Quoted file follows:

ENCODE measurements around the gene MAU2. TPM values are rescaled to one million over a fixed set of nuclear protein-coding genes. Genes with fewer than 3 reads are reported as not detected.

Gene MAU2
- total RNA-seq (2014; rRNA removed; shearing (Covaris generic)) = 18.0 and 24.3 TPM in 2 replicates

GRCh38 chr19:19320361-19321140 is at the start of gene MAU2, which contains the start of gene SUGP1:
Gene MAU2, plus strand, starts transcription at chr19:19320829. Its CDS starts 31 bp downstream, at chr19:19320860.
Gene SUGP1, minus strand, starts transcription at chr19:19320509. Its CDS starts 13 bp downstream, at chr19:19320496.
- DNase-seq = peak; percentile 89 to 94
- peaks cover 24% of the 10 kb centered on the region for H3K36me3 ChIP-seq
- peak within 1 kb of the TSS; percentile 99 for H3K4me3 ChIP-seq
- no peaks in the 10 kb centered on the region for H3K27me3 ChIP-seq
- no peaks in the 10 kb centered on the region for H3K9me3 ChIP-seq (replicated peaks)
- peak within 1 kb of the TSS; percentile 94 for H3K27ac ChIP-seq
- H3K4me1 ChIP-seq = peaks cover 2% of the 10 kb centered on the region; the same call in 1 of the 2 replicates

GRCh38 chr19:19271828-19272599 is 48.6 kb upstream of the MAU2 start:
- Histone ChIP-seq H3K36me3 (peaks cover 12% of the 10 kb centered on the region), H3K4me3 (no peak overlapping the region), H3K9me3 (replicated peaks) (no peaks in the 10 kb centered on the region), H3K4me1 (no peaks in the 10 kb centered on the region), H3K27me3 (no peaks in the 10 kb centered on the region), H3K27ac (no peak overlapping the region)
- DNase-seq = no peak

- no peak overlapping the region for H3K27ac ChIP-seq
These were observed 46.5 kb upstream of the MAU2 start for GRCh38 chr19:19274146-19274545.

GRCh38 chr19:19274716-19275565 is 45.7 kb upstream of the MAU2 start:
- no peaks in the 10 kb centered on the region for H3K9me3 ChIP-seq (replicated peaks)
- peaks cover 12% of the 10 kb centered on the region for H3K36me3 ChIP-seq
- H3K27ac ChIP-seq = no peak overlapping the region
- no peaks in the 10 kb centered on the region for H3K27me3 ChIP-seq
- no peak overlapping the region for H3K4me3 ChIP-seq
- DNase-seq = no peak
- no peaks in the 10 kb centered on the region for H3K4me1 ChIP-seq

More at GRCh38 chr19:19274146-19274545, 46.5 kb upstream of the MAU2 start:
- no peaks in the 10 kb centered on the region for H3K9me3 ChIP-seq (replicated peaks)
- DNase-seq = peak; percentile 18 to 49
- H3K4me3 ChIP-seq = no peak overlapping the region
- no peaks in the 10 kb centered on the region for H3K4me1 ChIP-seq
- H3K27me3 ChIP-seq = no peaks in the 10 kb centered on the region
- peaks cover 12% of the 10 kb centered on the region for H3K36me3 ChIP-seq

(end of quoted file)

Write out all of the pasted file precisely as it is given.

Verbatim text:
ENCODE measurements around the gene MAU2. TPM values are rescaled to one million over a fixed set of nuclear protein-coding genes. Genes with fewer than 3 reads are reported as not detected.

Gene MAU2
- total RNA-seq (2014; rRNA removed; shearing (Covaris generic)) = 18.0 and 24.3 TPM in 2 replicates

GRCh38 chr19:19320361-19321140 is at the start of gene MAU2, which contains the start of gene SUGP1:
Gene MAU2, plus strand, starts transcription at chr19:19320829. Its CDS starts 31 bp downstream, at chr19:19320860.
Gene SUGP1, minus strand, starts transcription at chr19:19320509. Its CDS starts 13 bp downstream, at chr19:19320496.
- DNase-seq = peak; percentile 89 to 94
- peaks cover 24% of the 10 kb centered on the region for H3K36me3 ChIP-seq
- peak within 1 kb of the TSS; percentile 99 for H3K4me3 ChIP-seq
- no peaks in the 10 kb centered on the region for H3K27me3 ChIP-seq
- no peaks in the 10 kb centered on the region for H3K9me3 ChIP-seq (replicated peaks)
- peak within 1 kb of the TSS; percentile 94 for H3K27ac ChIP-seq
- H3K4me1 ChIP-seq = peaks cover 2% of the 10 kb centered on the region; the same call in 1 of the 2 replicates

GRCh38 chr19:19271828-19272599 is 48.6 kb upstream of the MAU2 start:
- Histone ChIP-seq H3K36me3 (peaks cover 12% of the 10 kb centered on the region), H3K4me3 (no peak overlapping the region), H3K9me3 (replicated peaks) (no peaks in the 10 kb centered on the region), H3K4me1 (no peaks in the 10 kb centered on the region), H3K27me3 (no peaks in the 10 kb centered on the region), H3K27ac (no peak overlapping the region)
- DNase-seq = no peak

- no peak overlapping the region for H3K27ac ChIP-seq
These were observed 46.5 kb upstream of the MAU2 start for GRCh38 chr19:19274146-19274545.

GRCh38 chr19:19274716-19275565 is 45.7 kb upstream of the MAU2 start:
- no peaks in the 10 kb centered on the region for H3K9me3 ChIP-seq (replicated peaks)
- peaks cover 12% of the 10 kb centered on the region for H3K36me3 ChIP-seq
- H3K27ac ChIP-seq = no peak overlapping the region
- no peaks in the 10 kb centered on the region for H3K27me3 ChIP-seq
- no peak overlapping the region for H3K4me3 ChIP-seq
- DNase-seq = no peak
- no peaks in the 10 kb centered on the region for H3K4me1 ChIP-seq

More at GRCh38 chr19:19274146-19274545, 46.5 kb upstream of the MAU2 start:
- no peaks in the 10 kb centered on the region for H3K9me3 ChIP-seq (replicated peaks)
- DNase-seq = peak; percentile 18 to 49
- H3K4me3 ChIP-seq = no peak overlapping the region
- no peaks in the 10 kb centered on the region for H3K4me1 ChIP-seq
- H3K27me3 ChIP-seq = no peaks in the 10 kb centered on the region
- peaks cover 12% of the 10 kb centered on the region for H3K36me3 ChIP-seq